"It is a matter of great importance what intention a man has in showing leniency. Just as it is sometimes a mercy to punish, so it may be cruelty to pardon." (Augustine, Letter 153, section 17, [p. 126 of From Irenaeus to Grotius: A Sourcebook in Christian Political Thought, edited by O'Donovan and O'Donovan])Chew on that one for a while.
Parents sometimes operate as if they ought to spare their children from any and all hurt -- including punishment. We pick up their toys, do the chores they've left undone, and never get around to giving them the punishments we threaten, all because we don't want them to become discouraged or (worse yet!) to dislike us. Eventually we wonder why we can't get them to do anything at all.
The truth is, our kids need to experience real life if they are going to become well-adjusted adults. In real life, people don't clean up your messes. In real life, people don't do your chores. In real life, painful consequences follow bad decisions. If we spare them all this when they are young, they'll spend the rest of their lives thinking that they've been dealt an unfair hand. They'll continue to act like children long into their adult years, thinking that the world owes them something. We see it all the time, and it's not pretty, is it?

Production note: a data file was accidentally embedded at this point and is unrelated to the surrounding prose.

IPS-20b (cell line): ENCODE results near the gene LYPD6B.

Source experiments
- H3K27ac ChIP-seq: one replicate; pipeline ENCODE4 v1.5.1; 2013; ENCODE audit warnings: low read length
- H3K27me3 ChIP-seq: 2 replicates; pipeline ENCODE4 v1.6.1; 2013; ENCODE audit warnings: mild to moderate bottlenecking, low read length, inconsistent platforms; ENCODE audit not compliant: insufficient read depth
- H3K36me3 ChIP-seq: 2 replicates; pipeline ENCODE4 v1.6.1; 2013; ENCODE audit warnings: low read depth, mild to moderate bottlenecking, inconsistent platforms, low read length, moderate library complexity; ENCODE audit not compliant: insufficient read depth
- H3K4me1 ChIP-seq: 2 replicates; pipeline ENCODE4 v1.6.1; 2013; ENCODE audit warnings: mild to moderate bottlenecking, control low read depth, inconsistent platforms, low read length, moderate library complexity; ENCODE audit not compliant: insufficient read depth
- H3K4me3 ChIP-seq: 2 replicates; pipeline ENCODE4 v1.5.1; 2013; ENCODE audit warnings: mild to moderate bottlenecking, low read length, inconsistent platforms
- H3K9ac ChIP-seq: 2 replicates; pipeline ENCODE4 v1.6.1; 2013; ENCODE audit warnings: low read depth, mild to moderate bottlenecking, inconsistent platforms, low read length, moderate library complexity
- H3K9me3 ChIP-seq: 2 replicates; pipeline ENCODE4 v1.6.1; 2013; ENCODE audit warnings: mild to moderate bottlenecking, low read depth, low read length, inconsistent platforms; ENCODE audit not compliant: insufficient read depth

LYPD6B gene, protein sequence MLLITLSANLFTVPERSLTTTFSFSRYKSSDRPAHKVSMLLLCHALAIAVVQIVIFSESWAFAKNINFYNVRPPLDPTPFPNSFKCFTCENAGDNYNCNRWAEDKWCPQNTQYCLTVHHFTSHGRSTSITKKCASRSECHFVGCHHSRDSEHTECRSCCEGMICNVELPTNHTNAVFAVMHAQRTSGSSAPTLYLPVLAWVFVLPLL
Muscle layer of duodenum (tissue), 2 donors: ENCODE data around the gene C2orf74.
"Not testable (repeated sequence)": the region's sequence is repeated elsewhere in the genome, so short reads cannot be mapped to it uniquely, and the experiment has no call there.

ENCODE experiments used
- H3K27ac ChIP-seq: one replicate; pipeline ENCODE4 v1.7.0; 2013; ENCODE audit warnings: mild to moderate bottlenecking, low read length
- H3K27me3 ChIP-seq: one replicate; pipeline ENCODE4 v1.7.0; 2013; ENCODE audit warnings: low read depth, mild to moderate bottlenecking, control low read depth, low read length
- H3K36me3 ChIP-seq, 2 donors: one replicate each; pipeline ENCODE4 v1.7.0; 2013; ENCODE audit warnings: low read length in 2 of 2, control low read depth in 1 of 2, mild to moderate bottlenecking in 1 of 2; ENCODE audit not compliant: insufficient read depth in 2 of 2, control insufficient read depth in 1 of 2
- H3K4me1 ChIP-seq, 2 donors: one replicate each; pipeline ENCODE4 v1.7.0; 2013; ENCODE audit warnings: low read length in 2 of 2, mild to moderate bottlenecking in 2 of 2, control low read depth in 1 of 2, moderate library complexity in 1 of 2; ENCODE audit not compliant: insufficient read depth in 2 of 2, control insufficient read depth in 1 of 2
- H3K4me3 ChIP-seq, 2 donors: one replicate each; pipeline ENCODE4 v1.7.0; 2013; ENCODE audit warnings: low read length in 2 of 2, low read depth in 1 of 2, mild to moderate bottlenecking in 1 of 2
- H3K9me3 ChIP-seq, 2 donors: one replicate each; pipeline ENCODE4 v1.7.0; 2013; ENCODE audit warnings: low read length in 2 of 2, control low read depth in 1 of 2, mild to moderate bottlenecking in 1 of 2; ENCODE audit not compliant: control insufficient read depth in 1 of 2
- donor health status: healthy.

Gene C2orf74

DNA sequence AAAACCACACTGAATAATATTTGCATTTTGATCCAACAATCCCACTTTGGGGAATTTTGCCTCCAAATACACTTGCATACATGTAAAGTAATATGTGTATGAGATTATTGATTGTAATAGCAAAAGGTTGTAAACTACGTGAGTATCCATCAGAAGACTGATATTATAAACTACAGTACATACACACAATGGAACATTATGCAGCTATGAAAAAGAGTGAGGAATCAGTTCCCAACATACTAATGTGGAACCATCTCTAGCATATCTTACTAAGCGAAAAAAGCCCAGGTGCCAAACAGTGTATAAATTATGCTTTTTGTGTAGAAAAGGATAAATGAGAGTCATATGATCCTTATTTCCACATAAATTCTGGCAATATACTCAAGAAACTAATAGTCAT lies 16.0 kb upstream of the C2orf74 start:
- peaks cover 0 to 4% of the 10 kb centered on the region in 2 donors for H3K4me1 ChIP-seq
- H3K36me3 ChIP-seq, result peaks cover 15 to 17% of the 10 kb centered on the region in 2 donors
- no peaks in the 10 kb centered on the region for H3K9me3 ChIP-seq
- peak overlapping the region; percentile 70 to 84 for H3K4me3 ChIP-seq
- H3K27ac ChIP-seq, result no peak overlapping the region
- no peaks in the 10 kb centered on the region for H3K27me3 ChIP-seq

Knowing when and how to show mercy is one of the mysteries of parenting. But Augustine is right: mercy and pardon are not the same thing. As the author of Hebrews reminds us,
"Now, discipline always seems painful rather than pleasant at the time, but later it yields the peaceful fruit of righteousness to those who have been trained by it." (Hebrews 12:11 NRSV)